Parsons to finish doctorate before focussing on Beijing 2022 Olympics
Olympic Bronze medalist Dom Parsons will take a season away from competition to complete his PhD at the University of Bath.
Parsons became Great Britain's first male Olympic skeleton medalist for 70 years when he finished third in PyeongChang seven months ago.
The 30-year-old, who made his international debut back in 2008, will continue to train with the team in Bath but will not compete on the ice in the 2018/19 season.
Instead, he will combine gym and push start training with his doctorate in mechanical engineering, researching combustion in gasoline engines.
Parsons plans to complete his degree by next summer, before returning to competition for the 2019/20 sliding season.
“In a lot of ways my performance in PyeongChang highlighted to me the opportunities to improve the level that I can compete at,” said Parsons.
“There is a compromise between my studies and training that is becoming more significant the older I get.
“Using this year to get my PhD finished will open up more opportunities to improve over the three years leading into Beijing 2022 and will allow me to come back to competition more refreshed and ready to attack the following three seasons.”
Dom Parsons was Team GB's first medalist in PyeongChang
Parsons has fitted his studies around the sport of skeleton for most of his time with the programme, having previously graduated with a BEng in Mechanical Engineering in 2012.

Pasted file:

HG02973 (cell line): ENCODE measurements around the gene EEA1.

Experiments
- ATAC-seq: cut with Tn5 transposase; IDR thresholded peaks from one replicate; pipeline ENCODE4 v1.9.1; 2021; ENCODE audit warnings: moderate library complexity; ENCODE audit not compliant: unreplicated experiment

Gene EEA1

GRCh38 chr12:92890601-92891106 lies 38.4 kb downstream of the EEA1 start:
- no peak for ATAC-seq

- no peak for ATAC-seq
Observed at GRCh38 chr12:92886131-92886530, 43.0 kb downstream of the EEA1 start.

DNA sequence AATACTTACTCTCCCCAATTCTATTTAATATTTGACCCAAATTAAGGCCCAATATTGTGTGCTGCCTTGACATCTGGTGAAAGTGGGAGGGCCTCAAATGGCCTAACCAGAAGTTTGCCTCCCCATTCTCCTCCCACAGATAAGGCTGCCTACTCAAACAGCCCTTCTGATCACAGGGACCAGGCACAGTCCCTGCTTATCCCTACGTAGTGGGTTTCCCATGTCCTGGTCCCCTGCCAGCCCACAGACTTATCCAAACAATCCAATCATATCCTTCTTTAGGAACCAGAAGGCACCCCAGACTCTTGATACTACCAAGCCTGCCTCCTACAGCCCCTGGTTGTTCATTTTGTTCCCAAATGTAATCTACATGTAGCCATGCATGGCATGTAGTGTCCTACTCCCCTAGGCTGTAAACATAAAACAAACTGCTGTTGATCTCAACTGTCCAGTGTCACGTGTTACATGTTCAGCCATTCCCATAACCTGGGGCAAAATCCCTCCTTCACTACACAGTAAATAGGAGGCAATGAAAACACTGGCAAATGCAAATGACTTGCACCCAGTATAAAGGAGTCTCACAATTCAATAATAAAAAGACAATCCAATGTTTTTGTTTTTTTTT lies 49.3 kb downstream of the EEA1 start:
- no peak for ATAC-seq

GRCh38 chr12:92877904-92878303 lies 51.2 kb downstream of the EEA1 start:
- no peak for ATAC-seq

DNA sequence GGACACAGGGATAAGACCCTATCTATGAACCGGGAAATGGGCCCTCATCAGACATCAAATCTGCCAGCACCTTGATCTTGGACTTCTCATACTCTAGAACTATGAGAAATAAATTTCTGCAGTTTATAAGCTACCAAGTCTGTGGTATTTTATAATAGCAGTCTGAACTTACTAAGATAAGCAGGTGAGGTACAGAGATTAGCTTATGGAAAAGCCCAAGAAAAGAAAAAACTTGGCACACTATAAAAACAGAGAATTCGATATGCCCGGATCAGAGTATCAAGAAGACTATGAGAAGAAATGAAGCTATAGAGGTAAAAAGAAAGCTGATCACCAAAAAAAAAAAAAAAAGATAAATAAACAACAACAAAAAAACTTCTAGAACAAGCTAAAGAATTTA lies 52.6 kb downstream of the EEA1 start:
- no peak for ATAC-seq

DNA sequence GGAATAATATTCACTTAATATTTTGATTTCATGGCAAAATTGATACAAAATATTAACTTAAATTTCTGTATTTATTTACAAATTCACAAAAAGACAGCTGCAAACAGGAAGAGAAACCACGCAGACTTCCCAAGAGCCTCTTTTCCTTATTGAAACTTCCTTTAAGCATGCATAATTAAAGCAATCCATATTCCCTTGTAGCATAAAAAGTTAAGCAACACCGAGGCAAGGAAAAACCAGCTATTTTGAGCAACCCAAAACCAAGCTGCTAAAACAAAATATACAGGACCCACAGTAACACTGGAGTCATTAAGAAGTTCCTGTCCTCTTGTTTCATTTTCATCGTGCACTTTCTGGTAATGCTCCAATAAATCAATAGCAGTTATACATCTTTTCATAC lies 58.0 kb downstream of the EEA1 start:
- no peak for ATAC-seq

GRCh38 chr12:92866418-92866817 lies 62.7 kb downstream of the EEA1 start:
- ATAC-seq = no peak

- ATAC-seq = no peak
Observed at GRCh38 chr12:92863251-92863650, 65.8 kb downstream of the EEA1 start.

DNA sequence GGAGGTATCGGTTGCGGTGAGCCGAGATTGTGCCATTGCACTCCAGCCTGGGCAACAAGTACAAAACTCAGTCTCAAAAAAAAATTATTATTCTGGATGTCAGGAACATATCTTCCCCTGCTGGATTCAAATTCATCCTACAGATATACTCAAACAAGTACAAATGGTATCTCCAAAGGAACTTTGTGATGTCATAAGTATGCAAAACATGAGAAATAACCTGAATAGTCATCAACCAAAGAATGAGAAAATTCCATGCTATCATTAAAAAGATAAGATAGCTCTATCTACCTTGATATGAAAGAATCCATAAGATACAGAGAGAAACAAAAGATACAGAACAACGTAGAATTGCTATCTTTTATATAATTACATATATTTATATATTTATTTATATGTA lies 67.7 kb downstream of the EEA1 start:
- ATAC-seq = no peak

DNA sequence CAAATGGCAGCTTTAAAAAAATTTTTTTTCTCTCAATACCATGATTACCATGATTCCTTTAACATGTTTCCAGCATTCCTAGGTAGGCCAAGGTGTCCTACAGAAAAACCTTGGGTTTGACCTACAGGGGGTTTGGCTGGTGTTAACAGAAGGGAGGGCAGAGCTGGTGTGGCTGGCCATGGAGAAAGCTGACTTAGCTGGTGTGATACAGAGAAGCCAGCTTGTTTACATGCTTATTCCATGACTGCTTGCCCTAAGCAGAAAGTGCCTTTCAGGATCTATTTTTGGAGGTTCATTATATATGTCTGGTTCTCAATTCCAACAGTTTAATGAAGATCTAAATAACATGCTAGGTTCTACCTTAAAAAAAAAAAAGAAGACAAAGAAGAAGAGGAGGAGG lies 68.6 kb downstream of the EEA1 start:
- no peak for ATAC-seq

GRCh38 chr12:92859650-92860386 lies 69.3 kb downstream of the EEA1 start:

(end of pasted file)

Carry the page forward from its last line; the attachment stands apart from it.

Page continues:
But, with the next Olympic Winter Games three-and-half years away, both he and the coaching team believe now is the best possible time to devote more of his life to his doctorate, leaving his future free to fully focus on Beijing 2022.
"Dom has combined his studies with his skeleton career for a number of years now and we are fully supportive of his desire to complete his PHD at the earliest opportunity," said British Skeleton's Head of Performance, Danny Holdcroft.
This was a decision that was taken after consultation with the coaching staff and we have worked closely with Dom to put together a programme that will ensure he continues all other aspects of his training bar to being out on the ice competing.
"As a programme we have similar experiences of athletes stepping away from the circuit for a season (Lizzy Yarnold did the same in between her back-to-back Olympic triumphs in 2014 and 2018) and we understand how the situation needs to be managed to make it work for Dom and the programme.
"Dom remains very much part of the team and he still has a real passion to go to the next Olympics in Beijing 2022 and to improve on his brilliant Bronze medal from this year's Games. We are confident he can do both those things once he has completed his studies.
"Dom's decision also gives other athletes an opportunity to step up. We have some real strength in depth within the programme and there will now be a number of sliders determined to show that they can be just as successful."
The World Cup Skeleton season begins in Sigulda, Latvia on the weekend of December 7th.